The wreck was discovered in 2003 by an offshore surveying company and checked by a group of professional divers. They reported the discovery of pottery and glass from the 17th century to the Swedish National Maritime Museum (SMM) in Stockholm.
In 2007 and 2008, the site was surveyed by maritime archaeologists from the SMM, Södertörn University and the University of Southampton. The direct-survey-method (DSM) was employed and wood samples for a dendrochronological analysis were taken, which indicated a provenance from north-eastern England and a date after 1613. As the sample contained no sapwood, the actual date of the vessel had to be considerably later. Aside from the provenance, an English influence in the shipbuilding technique could be quite generally observed.
The decisive cues for the vessel's identification were discovered in the naval archives. In 2018, the maritime archaeologist Dr. Niklas Eriksson tentatively associated the "Edesö Wreck" - as it was known until then - with a small frigate named Bodekull of the Swedish Royal Navy, which sank with a cargo of flour.
Despite the vessel's modest size, it had several features reminiscent of a warship, like armament and gun-ports. These observations matched with the conversion of struss-type army transport ships at this time. These were ordered by King Karl X Gustav of Sweden to invade Denmark, but after his death in 1660 the plans for an invasion fleet were scrapped and the half-finished struss-type vessels were converted into small frigates instead. The English influence could be explained by the presence of the English master shipwright Thomas Day who supervised the building of struss-type vessels and may have imported also some building material from his home-country.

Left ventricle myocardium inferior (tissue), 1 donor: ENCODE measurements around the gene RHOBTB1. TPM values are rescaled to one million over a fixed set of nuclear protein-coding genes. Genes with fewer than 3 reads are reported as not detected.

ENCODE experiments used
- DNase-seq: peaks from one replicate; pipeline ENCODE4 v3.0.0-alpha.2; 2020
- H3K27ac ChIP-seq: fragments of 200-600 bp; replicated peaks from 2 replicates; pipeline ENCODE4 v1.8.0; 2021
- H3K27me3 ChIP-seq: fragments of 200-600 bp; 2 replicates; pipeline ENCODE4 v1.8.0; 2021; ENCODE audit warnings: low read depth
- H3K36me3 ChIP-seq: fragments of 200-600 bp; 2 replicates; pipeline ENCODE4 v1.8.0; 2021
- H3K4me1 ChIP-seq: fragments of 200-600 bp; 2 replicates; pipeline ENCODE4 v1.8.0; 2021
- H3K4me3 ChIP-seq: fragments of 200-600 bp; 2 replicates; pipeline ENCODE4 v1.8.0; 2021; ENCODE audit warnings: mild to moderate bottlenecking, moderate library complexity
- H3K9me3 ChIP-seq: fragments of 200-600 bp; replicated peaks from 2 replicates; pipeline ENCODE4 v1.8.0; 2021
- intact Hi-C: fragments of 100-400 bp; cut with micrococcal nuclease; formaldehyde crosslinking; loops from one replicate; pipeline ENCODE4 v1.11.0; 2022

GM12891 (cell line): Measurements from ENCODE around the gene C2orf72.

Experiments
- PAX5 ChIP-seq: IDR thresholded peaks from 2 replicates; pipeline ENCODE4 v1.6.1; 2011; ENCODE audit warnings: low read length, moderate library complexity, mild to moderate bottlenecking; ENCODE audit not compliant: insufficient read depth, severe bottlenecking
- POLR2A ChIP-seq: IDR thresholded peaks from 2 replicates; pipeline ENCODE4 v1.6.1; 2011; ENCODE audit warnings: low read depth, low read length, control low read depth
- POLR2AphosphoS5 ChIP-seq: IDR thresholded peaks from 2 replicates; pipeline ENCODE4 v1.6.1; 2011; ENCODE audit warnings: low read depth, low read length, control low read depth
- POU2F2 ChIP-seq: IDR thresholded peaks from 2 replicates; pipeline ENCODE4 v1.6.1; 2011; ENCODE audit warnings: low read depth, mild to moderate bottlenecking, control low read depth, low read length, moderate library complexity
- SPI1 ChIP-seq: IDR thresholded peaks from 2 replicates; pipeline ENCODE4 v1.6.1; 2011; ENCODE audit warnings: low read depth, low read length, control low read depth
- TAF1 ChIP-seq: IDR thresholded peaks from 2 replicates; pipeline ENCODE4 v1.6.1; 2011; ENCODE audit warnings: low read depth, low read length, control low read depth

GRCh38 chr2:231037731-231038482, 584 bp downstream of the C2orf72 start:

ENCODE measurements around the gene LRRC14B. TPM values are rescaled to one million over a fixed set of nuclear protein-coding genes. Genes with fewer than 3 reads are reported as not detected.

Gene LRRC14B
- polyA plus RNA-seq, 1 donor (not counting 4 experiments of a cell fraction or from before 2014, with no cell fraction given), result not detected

While the dendrochronological date provided only an imprecise terminus post quem, the finds like bellarmines (bartmann jars, cf. photo below) indicated a date in the latter half of the 17th century, which facilitated the identification with Bodekull through archival research.
|Length||65.6 feet (20 m)|
|Beam||19.7 feet (6 m)|
Wrecks of ships that sank before 1850 are considered ancient monuments and are protected under the Swedish Historic Environment Act (Kulturmiljölagen). An additional protection was enacted by the county administration by prohibiting diving and anchoring at the wrecksite. The wrecksite is part of the Dalarö Skeppsvraksområde, a maritime cultural reserve, in which several historic wrecksites are included.
As part of the EU-funded Baltacar-Project, a strategy was devised to open up historic wrecksites to the public, where diving is normally prohibited. As a direct outcome of this project, the wrecksite can be visited in accompaniment of underwater guides employed by licensed diving services. Also non-divers are given the opportunity to experience the wreck by the creation of a 3D-model.
- Eriksson, N. (2014).
The Edesö Wreck: the hull of a small, armed ship wrecked in the Stockholm archipelago in the latter half of the seventeenth century.
International Journal of Nautical Archaeology, 43.1, 103-114.
- Eriksson, N. (2018).
A New View of the ‘Edesö Wreck’: identifying the Swedish naval vessel Bodekull, built 1659–1661 and sunk 1678 from written sources.
International Journal of Nautical Archaeology, 47.2, 391-404.
- Eriksson, N. (2018).
Invasionsfartyget som blev en mjölskuta: identifieringen av ”Dalarövraket” som strussen Bodekull (1661-1678).
Forum Navale, 74, 12-53.
- Eriksson, N. (2021).
Baltic and east European shipbuilding influences in the Swedish Empire: tracing local and inter-regional shipbuilding traditions from the armed vessel Bodekull, built 1659-1661 and sunk 1678.
In: Boetta, G., Pomey, P., Poveda, P. (eds.), Open Sea, Closed Sea: Local and Inter-Regional Traditions in Shipbuilding (= Proceedings of the Fifteenth International Symposium on Boat and Ship Archaeology Marseilles 2018).
- Baltacar Project.
Dalarö Dive Park.